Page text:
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Dialects and dictionaries

© GETTYThere is an old story about a sign on a level crossing (the place where a road crosses a railway line, known as a “grade crossing” in the U.S.). The sign was designed for the safety of car drivers, and it said: “Wait here while the red light flashes”. But it had to be replaced because there was a problem in the north of England. In some northern dialects, the word while can mean “until” (see meaning 5 in the Macmillan Dictionary entry), so you can imagine the confusion (and danger) this could cause.

The story may be apocryphal, but it illustrates that dialect words have not yet died out in the UK, and this use of while is still quite common in the spoken language of northern England. Dialects were the subject of a recent post by David Crystal, in which he discussed his new book, The Disappearing Dictionary, and referred to two major dialect dictionaries: the six-volume English Dialect Dictionary (EDD), Joseph Wright’s 19th century survey of dialect terms in the UK, and its American equivalent, the Dictionary of American Regional English (DARE), which started in the 1960s, and is still a work in progress. Both dictionaries aim to record and preserve dialectal usages, and David Crystal’s book selects and discusses 500 favourite entries from Wright’s EDD, which he describes as “beautiful examples of lost words”.

This brings us back to a topic we have covered before: the question of which words we decide to include in the dictionary, and the criteria we use to make these decisions. In particular, it raises the question of whether a general dictionary like the Macmillan Dictionary can or should take account of dialect words. For all sorts of reasons – including universal education, urbanization, and the influence of mass media – local dialects are in decline in many parts of the world, as “standard” varieties of national languages become increasingly dominant. The same processes sometimes reduce variations even among major regional varieties, for example when words or expressions that started life as “Americanisms” are absorbed into general World English. At that level, as David Crystal notes in his post, there are still significant differences which show no signs of going away, and we are all familiar with British/American distinctions like those in the names of car parts: boot vs trunk, bonnet vs hood, windscreen vs windshield, and so on. But “dialect” (as covered in the EDD and DARE) refers to “local variations in grammar and vocabulary within a country”.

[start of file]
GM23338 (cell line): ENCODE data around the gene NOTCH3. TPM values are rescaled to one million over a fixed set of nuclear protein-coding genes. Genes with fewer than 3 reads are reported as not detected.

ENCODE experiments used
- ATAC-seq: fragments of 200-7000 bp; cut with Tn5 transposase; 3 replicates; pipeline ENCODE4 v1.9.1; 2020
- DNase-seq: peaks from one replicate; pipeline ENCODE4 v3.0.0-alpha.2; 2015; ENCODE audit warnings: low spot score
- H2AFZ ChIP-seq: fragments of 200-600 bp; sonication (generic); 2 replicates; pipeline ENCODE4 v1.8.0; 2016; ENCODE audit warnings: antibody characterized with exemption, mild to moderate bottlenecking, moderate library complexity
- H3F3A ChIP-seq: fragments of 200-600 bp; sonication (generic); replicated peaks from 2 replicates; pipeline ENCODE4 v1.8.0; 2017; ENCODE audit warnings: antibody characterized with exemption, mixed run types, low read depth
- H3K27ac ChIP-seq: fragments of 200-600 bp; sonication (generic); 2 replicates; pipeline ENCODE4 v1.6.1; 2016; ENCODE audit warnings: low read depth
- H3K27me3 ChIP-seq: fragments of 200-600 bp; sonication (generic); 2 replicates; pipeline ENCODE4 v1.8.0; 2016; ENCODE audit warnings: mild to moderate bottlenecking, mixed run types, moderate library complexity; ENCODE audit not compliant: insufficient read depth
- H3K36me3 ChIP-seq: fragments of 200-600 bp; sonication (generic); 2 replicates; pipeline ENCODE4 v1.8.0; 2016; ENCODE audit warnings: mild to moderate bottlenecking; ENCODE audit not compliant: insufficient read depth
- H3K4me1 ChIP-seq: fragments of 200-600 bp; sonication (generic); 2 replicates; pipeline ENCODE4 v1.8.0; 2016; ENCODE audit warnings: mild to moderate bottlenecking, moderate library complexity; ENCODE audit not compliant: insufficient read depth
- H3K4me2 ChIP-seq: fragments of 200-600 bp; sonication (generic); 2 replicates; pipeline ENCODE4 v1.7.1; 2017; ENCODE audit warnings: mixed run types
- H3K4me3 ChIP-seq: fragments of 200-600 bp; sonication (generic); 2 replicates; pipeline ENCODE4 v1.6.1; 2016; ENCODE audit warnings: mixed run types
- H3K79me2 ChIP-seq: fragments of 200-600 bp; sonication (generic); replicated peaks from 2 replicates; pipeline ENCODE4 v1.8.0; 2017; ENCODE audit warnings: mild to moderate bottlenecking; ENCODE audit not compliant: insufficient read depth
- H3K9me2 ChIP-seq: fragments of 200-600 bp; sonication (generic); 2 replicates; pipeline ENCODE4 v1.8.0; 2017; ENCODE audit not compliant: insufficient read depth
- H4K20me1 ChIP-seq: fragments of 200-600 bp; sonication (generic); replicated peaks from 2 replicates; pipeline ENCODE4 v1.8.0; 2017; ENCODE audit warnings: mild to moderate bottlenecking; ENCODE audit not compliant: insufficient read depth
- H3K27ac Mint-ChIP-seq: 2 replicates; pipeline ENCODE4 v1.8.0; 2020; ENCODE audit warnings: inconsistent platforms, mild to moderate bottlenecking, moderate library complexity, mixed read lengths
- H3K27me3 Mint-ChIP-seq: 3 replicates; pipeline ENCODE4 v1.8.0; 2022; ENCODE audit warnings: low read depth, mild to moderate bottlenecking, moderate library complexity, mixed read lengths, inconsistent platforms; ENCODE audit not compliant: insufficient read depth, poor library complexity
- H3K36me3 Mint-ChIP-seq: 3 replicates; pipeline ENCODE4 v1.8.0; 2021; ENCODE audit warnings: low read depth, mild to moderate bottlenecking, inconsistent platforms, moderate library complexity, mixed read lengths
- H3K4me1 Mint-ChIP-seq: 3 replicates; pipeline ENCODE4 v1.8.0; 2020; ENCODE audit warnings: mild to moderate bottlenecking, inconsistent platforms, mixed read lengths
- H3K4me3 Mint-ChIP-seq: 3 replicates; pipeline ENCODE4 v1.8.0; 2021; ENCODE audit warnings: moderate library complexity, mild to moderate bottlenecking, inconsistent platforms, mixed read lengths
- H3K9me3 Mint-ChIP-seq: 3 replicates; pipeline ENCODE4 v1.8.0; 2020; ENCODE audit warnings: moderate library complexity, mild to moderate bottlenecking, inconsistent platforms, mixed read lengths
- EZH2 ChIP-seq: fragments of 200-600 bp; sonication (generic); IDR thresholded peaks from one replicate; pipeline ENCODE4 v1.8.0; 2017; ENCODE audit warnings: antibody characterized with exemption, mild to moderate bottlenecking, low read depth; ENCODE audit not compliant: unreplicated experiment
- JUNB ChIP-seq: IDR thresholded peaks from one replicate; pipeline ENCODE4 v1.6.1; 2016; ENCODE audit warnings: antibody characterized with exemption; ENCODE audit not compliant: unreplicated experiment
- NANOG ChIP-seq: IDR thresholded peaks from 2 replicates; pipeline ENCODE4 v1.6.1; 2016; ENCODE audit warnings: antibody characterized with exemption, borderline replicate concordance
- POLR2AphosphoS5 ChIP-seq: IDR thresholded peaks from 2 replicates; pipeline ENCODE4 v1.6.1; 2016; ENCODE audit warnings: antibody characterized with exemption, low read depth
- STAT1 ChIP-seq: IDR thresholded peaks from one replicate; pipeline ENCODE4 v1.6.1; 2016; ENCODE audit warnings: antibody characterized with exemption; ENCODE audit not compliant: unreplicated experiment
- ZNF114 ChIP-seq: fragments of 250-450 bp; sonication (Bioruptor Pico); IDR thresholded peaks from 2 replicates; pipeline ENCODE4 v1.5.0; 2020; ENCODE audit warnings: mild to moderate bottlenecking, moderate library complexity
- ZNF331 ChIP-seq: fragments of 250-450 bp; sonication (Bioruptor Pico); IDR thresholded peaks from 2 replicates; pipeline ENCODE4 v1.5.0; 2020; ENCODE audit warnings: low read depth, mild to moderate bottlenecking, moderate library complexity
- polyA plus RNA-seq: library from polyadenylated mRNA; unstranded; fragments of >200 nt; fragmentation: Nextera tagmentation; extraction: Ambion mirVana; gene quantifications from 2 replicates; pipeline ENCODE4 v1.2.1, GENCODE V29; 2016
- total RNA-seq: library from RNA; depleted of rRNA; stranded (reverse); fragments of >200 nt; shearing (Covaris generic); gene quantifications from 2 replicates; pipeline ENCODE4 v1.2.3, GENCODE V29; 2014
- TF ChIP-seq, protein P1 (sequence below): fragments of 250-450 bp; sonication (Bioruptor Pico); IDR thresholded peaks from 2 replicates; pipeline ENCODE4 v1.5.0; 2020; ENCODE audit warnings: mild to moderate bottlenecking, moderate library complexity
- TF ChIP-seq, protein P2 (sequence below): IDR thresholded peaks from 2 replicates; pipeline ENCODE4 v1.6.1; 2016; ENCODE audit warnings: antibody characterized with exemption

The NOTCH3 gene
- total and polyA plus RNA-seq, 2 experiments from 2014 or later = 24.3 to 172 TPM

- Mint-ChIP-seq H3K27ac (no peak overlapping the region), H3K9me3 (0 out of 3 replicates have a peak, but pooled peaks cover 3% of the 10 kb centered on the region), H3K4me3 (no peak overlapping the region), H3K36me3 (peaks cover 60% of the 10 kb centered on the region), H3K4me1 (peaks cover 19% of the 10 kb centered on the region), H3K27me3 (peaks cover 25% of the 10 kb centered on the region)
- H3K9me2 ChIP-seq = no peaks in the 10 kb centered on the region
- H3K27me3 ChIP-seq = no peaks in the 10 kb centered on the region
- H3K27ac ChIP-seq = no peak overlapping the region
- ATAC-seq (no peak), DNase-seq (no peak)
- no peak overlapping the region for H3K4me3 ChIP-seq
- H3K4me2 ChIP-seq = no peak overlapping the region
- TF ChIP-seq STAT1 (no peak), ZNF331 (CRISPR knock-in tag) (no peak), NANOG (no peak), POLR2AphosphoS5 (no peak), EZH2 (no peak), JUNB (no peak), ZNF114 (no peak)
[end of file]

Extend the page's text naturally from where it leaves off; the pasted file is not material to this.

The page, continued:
In the case of the UK, the situation is complicated by the fact that this “country” is made up of four separate nations (England, Scotland, Wales and Northern Ireland) each of which has its own cultural and linguistic identity. The Disappearing Dictionary includes dialectal words from all over the UK, but most are already obsolete, and in many parts of the country dialects are gradually dying out, even if some usages (like while for “until”) still cling to life. Scotland is an exception The Scots language is a distinct variety of English with its own dictionaries, and many words from Scots are still widely used. The Macmillan Dictionary includes about 30 items labelled as Scottish, including bairn (a child or baby), ken (to know), braw (nice or attractive), and swither (to be unable to make up your mind).

We can justify including words like these in the dictionary, because all are common in Scotland (and appear frequently in Scottish books or poems) and many would be familiar to speakers in other parts of the UK too. But as David Crystal says in the introduction to his book, “some words may be very local indeed, used only by people from a [particular] town or village”. It is important that words like this are preserved from oblivion and that the wonderful diversity of English should be (in Crystal’s words) “celebrated”. But it would be difficult to make a case for including these “very local” words in a general dictionary like ours.

We are making one exception, though. To celebrate the release of The Disappearing Dictionary@panmacmillan is running a competition to save one word from disappearing forever. Follow #disappearingdictionary to vote for your favourite – we’ll post the results here when the winner has been announced, and the winning word will get a place in the Macmillan Dictionary.

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Michael Rundell

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